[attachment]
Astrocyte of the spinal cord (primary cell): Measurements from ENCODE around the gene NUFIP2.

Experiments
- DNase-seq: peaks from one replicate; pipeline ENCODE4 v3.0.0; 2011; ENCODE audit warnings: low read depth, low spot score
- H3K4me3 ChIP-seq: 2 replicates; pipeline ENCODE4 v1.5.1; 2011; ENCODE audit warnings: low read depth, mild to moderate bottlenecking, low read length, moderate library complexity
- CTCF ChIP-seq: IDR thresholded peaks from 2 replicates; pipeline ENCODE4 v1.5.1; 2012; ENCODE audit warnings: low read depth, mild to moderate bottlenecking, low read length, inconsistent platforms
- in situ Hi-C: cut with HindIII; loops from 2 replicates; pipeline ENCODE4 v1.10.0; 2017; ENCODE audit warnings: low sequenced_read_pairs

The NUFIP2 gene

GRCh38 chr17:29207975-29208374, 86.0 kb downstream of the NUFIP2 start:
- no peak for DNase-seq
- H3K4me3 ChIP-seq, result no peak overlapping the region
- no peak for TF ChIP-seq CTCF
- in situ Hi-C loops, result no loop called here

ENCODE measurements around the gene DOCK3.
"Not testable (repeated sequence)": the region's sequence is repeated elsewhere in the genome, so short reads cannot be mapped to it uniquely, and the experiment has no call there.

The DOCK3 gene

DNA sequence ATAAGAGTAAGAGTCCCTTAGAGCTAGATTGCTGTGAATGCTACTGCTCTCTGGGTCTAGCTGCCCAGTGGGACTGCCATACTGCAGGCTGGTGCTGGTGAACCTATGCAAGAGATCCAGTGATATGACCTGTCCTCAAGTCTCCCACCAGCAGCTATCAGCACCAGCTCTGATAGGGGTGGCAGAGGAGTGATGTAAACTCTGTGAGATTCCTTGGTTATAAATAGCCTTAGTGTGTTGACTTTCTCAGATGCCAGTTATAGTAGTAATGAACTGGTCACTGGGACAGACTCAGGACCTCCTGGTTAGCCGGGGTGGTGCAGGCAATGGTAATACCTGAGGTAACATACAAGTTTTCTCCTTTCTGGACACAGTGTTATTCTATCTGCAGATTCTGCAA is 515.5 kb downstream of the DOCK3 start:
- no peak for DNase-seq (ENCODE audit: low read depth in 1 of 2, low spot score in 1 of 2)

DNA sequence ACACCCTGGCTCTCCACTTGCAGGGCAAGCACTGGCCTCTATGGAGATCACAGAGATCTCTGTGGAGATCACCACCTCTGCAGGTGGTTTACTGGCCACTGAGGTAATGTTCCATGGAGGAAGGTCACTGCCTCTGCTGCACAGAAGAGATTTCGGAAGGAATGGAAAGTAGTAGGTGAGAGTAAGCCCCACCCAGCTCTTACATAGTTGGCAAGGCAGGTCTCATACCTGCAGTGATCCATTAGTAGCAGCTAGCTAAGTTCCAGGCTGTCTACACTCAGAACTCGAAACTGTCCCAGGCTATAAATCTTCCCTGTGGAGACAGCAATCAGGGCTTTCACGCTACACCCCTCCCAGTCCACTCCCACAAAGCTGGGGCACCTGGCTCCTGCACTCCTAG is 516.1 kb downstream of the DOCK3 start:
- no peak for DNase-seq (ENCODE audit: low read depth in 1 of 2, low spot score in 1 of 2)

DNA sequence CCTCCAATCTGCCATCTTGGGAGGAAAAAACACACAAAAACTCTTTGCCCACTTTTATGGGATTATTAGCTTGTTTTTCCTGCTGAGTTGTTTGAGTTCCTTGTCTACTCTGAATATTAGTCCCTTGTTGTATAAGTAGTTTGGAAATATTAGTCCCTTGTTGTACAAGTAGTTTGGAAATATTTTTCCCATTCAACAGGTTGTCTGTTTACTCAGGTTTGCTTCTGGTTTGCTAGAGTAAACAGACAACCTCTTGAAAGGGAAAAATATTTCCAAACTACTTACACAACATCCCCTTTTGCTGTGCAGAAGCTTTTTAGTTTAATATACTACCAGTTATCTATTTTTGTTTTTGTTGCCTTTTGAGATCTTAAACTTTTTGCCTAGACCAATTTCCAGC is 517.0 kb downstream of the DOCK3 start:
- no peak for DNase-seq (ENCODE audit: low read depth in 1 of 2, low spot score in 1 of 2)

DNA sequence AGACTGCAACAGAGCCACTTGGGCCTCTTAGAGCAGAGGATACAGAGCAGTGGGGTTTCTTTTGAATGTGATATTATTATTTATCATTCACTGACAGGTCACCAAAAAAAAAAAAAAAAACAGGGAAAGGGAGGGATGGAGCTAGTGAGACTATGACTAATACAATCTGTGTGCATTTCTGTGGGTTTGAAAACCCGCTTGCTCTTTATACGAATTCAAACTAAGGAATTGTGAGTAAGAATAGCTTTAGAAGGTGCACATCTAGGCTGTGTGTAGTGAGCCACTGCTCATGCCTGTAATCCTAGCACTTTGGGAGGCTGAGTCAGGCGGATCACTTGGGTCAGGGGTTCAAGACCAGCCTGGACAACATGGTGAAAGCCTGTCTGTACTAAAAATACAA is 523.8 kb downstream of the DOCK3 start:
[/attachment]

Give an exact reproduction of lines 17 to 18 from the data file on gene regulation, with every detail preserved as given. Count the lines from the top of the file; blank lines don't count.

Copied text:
- no peak for DNase-seq (ENCODE audit: low read depth in 1 of 2, low spot score in 1 of 2)

DNA sequence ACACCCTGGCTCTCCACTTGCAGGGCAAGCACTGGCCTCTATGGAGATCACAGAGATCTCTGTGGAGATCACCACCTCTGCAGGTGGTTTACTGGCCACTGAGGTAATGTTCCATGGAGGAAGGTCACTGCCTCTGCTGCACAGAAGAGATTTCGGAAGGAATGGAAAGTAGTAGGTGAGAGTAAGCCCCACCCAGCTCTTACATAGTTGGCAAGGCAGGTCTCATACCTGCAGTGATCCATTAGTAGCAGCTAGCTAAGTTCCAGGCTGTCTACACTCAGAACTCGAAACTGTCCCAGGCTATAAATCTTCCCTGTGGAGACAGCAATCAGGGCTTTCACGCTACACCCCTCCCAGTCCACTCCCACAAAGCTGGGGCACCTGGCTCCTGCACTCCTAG is 516.1 kb downstream of the DOCK3 start: